PubMed IdJane SW, Chen SL, Wilkie DJ, Lin YC, Foreman SW, Beaton RD, Fan JY, Lu MY, Wang YY, Lin YH, Liao MN "Effects of massage on pain, mood status, relaxation, and sleep in Taiwanese patients with metastatic bone pain: a randomized clinical trial." Pain, 2011 Oct, 152p. 2432-42
PubMed Id: 21802850
PubMed Central Id:
Effects of massage on pain, mood status, relaxation and sleep in Taiwanese patients with metastatic bone pain: A randomized clinical trial.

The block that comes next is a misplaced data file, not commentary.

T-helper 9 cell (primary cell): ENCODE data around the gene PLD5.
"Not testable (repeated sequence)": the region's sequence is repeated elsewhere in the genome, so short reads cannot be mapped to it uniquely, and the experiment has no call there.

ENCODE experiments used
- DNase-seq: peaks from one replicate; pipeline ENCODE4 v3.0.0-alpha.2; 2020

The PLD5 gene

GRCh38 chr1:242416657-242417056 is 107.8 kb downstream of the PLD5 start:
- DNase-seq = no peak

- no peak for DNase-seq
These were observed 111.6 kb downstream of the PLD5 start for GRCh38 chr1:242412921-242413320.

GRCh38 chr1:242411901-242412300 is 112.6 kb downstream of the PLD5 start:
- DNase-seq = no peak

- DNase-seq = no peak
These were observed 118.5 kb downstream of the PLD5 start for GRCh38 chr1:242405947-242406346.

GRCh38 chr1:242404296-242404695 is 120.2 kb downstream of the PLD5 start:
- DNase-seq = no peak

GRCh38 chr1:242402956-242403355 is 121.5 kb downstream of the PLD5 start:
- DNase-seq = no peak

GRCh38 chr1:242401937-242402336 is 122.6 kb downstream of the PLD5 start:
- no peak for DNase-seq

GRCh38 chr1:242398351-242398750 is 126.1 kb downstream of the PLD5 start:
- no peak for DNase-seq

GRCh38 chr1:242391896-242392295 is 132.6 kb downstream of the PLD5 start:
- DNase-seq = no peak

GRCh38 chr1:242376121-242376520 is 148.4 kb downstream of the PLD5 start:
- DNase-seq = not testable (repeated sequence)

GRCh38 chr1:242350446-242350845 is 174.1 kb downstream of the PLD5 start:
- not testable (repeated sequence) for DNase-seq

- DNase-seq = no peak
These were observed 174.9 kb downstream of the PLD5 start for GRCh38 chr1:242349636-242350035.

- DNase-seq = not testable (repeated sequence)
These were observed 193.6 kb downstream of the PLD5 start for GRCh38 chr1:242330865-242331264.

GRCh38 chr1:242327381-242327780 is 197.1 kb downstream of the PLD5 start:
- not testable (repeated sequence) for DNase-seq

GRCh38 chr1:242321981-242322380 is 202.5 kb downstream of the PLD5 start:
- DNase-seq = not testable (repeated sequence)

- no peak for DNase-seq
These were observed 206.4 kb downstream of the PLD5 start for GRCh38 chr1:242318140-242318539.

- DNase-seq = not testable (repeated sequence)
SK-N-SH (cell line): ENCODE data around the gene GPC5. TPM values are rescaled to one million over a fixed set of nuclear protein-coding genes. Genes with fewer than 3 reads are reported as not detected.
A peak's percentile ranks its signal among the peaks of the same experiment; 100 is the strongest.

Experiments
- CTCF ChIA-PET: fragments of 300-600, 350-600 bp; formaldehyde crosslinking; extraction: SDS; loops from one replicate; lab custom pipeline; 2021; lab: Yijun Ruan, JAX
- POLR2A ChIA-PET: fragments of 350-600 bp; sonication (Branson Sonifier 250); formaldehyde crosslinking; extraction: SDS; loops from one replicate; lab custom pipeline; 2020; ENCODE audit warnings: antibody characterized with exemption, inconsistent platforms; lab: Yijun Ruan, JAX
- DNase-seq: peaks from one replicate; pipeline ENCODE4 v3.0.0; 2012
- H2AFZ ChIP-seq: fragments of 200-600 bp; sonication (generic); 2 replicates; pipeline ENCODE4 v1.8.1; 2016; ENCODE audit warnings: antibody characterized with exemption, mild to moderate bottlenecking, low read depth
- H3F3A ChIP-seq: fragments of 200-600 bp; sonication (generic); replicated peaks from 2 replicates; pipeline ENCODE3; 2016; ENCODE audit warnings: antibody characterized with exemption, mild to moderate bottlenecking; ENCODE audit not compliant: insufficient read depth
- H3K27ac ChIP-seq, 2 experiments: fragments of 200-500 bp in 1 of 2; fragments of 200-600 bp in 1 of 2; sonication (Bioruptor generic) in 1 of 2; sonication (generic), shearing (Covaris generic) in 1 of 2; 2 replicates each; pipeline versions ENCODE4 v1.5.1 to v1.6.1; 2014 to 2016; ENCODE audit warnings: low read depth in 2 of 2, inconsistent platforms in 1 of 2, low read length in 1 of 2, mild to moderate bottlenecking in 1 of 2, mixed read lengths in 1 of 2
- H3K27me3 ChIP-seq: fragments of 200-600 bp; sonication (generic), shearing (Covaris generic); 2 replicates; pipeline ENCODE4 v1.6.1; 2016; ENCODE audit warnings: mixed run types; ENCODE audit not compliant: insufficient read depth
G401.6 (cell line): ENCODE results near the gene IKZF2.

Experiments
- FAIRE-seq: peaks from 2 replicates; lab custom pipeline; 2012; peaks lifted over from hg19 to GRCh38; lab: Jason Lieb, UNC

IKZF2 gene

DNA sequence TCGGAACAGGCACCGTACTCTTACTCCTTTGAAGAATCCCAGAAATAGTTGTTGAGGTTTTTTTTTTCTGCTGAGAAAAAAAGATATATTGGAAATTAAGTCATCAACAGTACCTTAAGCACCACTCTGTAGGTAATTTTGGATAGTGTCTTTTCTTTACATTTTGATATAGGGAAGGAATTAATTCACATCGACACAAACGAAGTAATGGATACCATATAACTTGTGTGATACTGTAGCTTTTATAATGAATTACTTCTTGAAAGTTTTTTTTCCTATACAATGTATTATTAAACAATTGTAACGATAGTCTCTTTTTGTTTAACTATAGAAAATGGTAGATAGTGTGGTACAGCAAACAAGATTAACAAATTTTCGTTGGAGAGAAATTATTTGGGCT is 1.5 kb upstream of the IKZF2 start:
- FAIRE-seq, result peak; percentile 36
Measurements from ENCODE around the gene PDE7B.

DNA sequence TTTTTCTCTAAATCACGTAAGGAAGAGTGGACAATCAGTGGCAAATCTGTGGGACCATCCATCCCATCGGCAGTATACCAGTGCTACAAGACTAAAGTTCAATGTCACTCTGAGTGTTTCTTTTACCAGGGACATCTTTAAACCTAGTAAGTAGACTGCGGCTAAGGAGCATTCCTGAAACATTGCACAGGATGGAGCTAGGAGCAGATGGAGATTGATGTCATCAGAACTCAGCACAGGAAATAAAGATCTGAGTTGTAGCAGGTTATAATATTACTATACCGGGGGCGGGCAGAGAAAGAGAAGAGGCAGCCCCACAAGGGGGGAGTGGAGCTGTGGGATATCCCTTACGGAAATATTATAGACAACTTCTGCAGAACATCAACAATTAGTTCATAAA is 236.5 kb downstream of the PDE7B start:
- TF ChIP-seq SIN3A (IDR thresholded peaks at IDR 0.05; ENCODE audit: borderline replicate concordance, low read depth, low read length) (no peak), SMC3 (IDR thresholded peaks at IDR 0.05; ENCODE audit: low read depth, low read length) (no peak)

To date, patients with bony metastases were only a small fraction of the samples studied, or they were entirely excluded. Patients with metastatic cancers, such as bone metastases, are more likely to report pain, compared to patients without metastatic cancer (50-74% and 15%, respectively). Their cancer pain results in substantial morbidity and disrupted quality of life in 34-45% of cancer patients. Massage therapy (MT) appears to have positive effects in patients with cancer; however, the benefits of MT, specifically in patients with metastatic bone pain, remains unknown. The purpose of this randomized clinical trial was to compare the efficacy of MT to a social attention control condition on pain intensity, mood status, muscle relaxation, and sleep quality in a sample (n=72) of Taiwanese cancer patients with bone metastases. In this investigation, MT was shown to have beneficial within- or between-subjects effects on pain, mood, muscle relaxation, and sleep quality. Results from repeated-measures analysis of covariance demonstrated that massage resulted in a linear trend of improvements in mood and relaxation over time. More importantly, the reduction in pain with massage was both statistically and clinically significant, and the massage-related effects on relaxation were sustained for at least 16-18hours post intervention. Furthermore, massage-related effects on sleep were associated with within-subjects effects. Future studies are suggested with increased sample sizes, a longer interventional period duration, and an objective and sensitive measure of sleep. Overall, results from this study support employing MT as an adjuvant to other therapies in improving bone pain management.